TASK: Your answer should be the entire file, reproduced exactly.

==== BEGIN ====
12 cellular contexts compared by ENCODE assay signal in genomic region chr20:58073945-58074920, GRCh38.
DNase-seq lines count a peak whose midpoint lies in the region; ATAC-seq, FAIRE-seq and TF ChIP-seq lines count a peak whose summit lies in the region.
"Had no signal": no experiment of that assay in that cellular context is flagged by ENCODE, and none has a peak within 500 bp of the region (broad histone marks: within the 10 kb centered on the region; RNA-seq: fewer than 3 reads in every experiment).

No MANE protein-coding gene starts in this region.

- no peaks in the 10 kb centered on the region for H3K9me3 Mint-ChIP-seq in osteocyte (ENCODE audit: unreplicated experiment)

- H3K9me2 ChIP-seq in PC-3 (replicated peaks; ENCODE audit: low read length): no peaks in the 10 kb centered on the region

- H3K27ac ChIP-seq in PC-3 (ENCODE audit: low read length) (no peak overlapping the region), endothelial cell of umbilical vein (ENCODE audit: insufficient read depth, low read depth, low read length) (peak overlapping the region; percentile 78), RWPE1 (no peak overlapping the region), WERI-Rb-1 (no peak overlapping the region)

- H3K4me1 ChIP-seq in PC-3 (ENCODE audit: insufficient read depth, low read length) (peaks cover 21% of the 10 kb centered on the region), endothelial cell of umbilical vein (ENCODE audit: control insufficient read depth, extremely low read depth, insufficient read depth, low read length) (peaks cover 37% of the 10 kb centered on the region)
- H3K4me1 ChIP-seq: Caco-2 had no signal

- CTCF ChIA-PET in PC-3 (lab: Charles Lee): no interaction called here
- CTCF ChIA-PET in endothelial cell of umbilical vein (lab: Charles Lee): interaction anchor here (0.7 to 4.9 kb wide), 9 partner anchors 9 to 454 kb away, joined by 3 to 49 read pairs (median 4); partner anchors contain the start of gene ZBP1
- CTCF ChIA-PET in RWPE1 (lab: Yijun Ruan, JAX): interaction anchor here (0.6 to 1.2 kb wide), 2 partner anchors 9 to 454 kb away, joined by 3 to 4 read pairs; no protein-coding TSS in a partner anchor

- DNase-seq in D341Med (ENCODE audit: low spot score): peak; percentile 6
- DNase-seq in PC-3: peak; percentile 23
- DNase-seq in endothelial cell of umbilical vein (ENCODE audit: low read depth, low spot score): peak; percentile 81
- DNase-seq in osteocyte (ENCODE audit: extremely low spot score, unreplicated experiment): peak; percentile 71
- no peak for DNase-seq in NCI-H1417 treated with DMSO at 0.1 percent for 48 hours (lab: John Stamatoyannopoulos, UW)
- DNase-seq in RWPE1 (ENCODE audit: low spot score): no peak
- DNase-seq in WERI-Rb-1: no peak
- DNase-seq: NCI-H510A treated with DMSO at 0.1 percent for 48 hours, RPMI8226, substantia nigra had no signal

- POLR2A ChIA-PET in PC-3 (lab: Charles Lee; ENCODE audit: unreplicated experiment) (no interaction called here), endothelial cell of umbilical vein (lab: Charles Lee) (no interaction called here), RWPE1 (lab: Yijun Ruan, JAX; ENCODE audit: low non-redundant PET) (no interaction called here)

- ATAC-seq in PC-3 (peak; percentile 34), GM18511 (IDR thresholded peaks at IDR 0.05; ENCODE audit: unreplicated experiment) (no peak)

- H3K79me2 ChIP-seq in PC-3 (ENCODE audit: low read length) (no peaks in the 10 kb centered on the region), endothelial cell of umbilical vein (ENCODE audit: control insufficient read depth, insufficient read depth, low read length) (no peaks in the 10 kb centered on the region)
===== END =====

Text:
12 cellular contexts compared by ENCODE assay signal in genomic region chr20:58073945-58074920, GRCh38.
DNase-seq lines count a peak whose midpoint lies in the region; ATAC-seq, FAIRE-seq and TF ChIP-seq lines count a peak whose summit lies in the region.
"Had no signal": no experiment of that assay in that cellular context is flagged by ENCODE, and none has a peak within 500 bp of the region (broad histone marks: within the 10 kb centered on the region; RNA-seq: fewer than 3 reads in every experiment).

No MANE protein-coding gene starts in this region.

- no peaks in the 10 kb centered on the region for H3K9me3 Mint-ChIP-seq in osteocyte (ENCODE audit: unreplicated experiment)

- H3K9me2 ChIP-seq in PC-3 (replicated peaks; ENCODE audit: low read length): no peaks in the 10 kb centered on the region

- H3K27ac ChIP-seq in PC-3 (ENCODE audit: low read length) (no peak overlapping the region), endothelial cell of umbilical vein (ENCODE audit: insufficient read depth, low read depth, low read length) (peak overlapping the region; percentile 78), RWPE1 (no peak overlapping the region), WERI-Rb-1 (no peak overlapping the region)

- H3K4me1 ChIP-seq in PC-3 (ENCODE audit: insufficient read depth, low read length) (peaks cover 21% of the 10 kb centered on the region), endothelial cell of umbilical vein (ENCODE audit: control insufficient read depth, extremely low read depth, insufficient read depth, low read length) (peaks cover 37% of the 10 kb centered on the region)
- H3K4me1 ChIP-seq: Caco-2 had no signal

- CTCF ChIA-PET in PC-3 (lab: Charles Lee): no interaction called here
- CTCF ChIA-PET in endothelial cell of umbilical vein (lab: Charles Lee): interaction anchor here (0.7 to 4.9 kb wide), 9 partner anchors 9 to 454 kb away, joined by 3 to 49 read pairs (median 4); partner anchors contain the start of gene ZBP1
- CTCF ChIA-PET in RWPE1 (lab: Yijun Ruan, JAX): interaction anchor here (0.6 to 1.2 kb wide), 2 partner anchors 9 to 454 kb away, joined by 3 to 4 read pairs; no protein-coding TSS in a partner anchor

- DNase-seq in D341Med (ENCODE audit: low spot score): peak; percentile 6
- DNase-seq in PC-3: peak; percentile 23
- DNase-seq in endothelial cell of umbilical vein (ENCODE audit: low read depth, low spot score): peak; percentile 81
- DNase-seq in osteocyte (ENCODE audit: extremely low spot score, unreplicated experiment): peak; percentile 71
- no peak for DNase-seq in NCI-H1417 treated with DMSO at 0.1 percent for 48 hours (lab: John Stamatoyannopoulos, UW)
- DNase-seq in RWPE1 (ENCODE audit: low spot score): no peak
- DNase-seq in WERI-Rb-1: no peak
- DNase-seq: NCI-H510A treated with DMSO at 0.1 percent for 48 hours, RPMI8226, substantia nigra had no signal

- POLR2A ChIA-PET in PC-3 (lab: Charles Lee; ENCODE audit: unreplicated experiment) (no interaction called here), endothelial cell of umbilical vein (lab: Charles Lee) (no interaction called here), RWPE1 (lab: Yijun Ruan, JAX; ENCODE audit: low non-redundant PET) (no interaction called here)

- ATAC-seq in PC-3 (peak; percentile 34), GM18511 (IDR thresholded peaks at IDR 0.05; ENCODE audit: unreplicated experiment) (no peak)

- H3K79me2 ChIP-seq in PC-3 (ENCODE audit: low read length) (no peaks in the 10 kb centered on the region), endothelial cell of umbilical vein (ENCODE audit: control insufficient read depth, insufficient read depth, low read length) (no peaks in the 10 kb centered on the region)